A small hall was ear-marked for the event and a booking advance was paid. I loved the Goan ambience of the place. The terracotta friezes in the central hall depicting rural Goa gave it an earthy feel.

We were looking at a reasonable budget. This meant that we had some tightening of the waistlines to be done. We decided to put on hold our dinners at restaurants.

So what does one do from 7 p.m. to 10 p.m.? We need an M.C. or a compere, I thought. So we looked up some contacts and asked for their quote. Many wanted to know the location, regardless of the work. One texted, ‘Porvorim mure? 6 k.’ Others sent their portfolio suggesting how versatile they were. But none of them fitted the bill. With many experienced comperes in the family, Queenie suggested we leave it to them. We also asked DJ Edryl spin us some music for the evening.

The cake and the decorators arrived just before the party started. We got the centre piece from Divine Creations, Panjim. They also did the lettering for the backdrop. While confirming the menu and the snacks we paid the motel another advance. Drinks would be served by the motel which would be chargeable as per use.  Because of the advance payments we only had to pay a small sum in settlement of the final bill.

With our outstation guests staying with us, we had fun the previous night sitting around the table trying to think up games to keep the crowd going. Housie was one suggestion. Dividing the people in groups and giving them activities was another.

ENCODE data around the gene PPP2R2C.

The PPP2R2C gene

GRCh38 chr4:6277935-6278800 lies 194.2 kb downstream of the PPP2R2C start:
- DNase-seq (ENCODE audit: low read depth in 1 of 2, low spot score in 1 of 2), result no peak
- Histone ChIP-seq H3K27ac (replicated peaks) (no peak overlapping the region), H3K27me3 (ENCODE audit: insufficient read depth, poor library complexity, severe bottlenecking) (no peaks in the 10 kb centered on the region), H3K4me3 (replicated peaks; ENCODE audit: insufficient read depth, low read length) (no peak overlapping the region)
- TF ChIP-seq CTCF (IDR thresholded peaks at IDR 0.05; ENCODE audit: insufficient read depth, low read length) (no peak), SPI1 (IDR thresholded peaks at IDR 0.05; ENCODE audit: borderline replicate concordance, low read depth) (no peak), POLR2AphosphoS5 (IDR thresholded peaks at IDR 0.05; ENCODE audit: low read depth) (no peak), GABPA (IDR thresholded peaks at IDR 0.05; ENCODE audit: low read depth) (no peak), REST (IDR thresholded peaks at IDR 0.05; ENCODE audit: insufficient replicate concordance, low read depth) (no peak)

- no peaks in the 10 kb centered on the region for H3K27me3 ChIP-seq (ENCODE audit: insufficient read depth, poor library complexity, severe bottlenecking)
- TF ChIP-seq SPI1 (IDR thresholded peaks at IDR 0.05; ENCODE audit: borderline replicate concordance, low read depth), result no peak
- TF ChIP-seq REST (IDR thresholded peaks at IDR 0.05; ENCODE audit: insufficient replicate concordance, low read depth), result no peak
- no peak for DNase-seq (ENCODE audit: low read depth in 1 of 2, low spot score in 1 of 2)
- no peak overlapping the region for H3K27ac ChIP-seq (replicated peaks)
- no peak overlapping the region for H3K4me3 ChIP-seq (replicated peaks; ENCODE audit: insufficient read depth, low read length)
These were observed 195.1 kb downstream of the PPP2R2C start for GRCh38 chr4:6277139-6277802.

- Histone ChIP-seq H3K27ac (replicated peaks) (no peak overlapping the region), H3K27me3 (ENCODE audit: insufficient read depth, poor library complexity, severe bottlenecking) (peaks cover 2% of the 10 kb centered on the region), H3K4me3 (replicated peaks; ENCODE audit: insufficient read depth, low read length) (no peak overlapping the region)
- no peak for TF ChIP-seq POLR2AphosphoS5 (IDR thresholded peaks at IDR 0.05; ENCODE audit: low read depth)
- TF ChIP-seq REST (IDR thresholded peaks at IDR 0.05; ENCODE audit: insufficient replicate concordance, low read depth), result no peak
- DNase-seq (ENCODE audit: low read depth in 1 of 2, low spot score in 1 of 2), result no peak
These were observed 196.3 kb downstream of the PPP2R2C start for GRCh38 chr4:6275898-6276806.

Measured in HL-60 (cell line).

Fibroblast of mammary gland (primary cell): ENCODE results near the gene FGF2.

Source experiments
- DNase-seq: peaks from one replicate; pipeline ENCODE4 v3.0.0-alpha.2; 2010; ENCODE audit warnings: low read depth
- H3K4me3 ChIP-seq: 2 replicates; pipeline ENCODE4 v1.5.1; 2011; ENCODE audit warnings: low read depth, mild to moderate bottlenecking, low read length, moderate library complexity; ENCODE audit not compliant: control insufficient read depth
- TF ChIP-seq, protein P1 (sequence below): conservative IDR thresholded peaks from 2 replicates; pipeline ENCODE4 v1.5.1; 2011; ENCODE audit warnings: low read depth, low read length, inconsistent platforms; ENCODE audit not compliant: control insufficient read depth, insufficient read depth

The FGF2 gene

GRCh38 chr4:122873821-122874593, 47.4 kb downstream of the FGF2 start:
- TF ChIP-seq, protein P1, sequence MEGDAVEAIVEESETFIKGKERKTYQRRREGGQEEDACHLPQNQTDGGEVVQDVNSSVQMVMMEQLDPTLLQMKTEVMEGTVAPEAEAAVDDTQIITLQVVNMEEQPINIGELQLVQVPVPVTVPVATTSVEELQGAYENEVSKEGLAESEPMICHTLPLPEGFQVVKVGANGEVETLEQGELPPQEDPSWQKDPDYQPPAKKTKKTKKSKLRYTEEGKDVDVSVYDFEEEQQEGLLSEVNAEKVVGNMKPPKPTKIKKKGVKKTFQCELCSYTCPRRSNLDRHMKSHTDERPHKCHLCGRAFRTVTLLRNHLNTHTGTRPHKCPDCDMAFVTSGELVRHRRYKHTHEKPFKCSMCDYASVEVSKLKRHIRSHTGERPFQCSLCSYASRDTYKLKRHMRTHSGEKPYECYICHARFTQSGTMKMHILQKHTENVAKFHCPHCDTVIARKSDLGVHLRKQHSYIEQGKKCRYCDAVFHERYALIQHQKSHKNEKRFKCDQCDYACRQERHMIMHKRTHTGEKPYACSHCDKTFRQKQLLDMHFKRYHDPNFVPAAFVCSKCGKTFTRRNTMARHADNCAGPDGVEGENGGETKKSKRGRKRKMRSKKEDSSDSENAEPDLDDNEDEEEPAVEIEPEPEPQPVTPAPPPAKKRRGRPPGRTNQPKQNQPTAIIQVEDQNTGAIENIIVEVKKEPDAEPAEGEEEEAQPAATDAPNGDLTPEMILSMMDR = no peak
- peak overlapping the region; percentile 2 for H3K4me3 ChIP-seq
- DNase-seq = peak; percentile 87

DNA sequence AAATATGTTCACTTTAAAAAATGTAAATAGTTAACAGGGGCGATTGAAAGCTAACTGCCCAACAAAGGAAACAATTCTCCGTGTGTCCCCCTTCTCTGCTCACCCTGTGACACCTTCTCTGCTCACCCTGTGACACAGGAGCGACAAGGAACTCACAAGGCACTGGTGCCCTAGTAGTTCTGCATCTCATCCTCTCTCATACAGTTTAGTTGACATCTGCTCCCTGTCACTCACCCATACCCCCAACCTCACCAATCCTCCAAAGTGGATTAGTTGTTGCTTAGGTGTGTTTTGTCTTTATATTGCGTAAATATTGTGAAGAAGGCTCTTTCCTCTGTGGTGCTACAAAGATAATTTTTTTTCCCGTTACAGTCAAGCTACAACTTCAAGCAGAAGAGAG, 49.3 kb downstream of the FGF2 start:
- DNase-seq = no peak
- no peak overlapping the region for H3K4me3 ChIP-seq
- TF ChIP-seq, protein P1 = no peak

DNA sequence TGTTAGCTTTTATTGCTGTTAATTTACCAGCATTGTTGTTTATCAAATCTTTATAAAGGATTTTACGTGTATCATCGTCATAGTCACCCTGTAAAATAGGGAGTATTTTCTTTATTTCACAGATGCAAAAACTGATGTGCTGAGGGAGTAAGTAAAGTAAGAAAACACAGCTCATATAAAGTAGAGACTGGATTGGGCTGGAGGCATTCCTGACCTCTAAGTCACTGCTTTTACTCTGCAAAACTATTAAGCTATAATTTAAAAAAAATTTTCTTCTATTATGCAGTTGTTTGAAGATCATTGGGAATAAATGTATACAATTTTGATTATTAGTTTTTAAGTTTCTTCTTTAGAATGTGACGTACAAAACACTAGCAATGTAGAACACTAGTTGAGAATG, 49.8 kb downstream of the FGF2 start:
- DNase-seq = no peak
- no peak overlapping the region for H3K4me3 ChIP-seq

My sister Vanessa reminded me of the formalities like the cutting of the cake and the raising of the toast. Being the godmother, she delivered the toast with aplomb. Dwayne surprised us by sweetly saying a few lines by way of thanks. He was coached by my niece Melanie. Ravi said a prayerful grace before meals. My cousin Fr. Sunder came all the way from Bombay to con-celebrate the Mass. I even had my best man for my wedding, Dr. Rajan Barrett who waltzed in from Baroda especially for the occasion.

Lyn and Gus, the husband-wife duo from my sister’s side in Pune did an excellent job compering. As I told the group with pride, they also compered our wedding in Bombay. There were many prizes for the innovative games which had the crowd squealing with laughter. These included a tiffin box, pencil boxes and sketch-pen sets for the children.  For the adults we picked up wine glasses, glass serving plates, and coffee mugs. Eco-friendly items like bags, show-pieces of jute, a dream-catcher, paper flowers and handmade vases made by my students served as spot prizes for the lucky ones.

Though we didn’t get a photographer, Felix, my brother-in-law took the bulk of the photos on his phone camera. We plan to get selected photos developed at our own pace. 
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Published with the title ‘Porvorim mure? 6 k.’ in Gomantak Times Weekender, Panjim,Goa on Sunday, 19th January 2020. Pix (top) Dwayne is blessed by his mother, Queenie Mendonca and dad Brian Mendonca in their home at Porvorim on Sunday, 12th January 2020 - the day of his First Holy Communion. Pix (middle) Dwayne shakes a leg at the reception, on the evening of Sunday 12th January 2020. Photo courtesy Felix Mendonca. Pix (bottom) Family pose with Dwayne after the First Holy Communion Mass at Holy Family Church, Porvorim, Goa on Sunday, 12th January 2020.

Wednesday, 15 January 2020

Tarrega Unplugged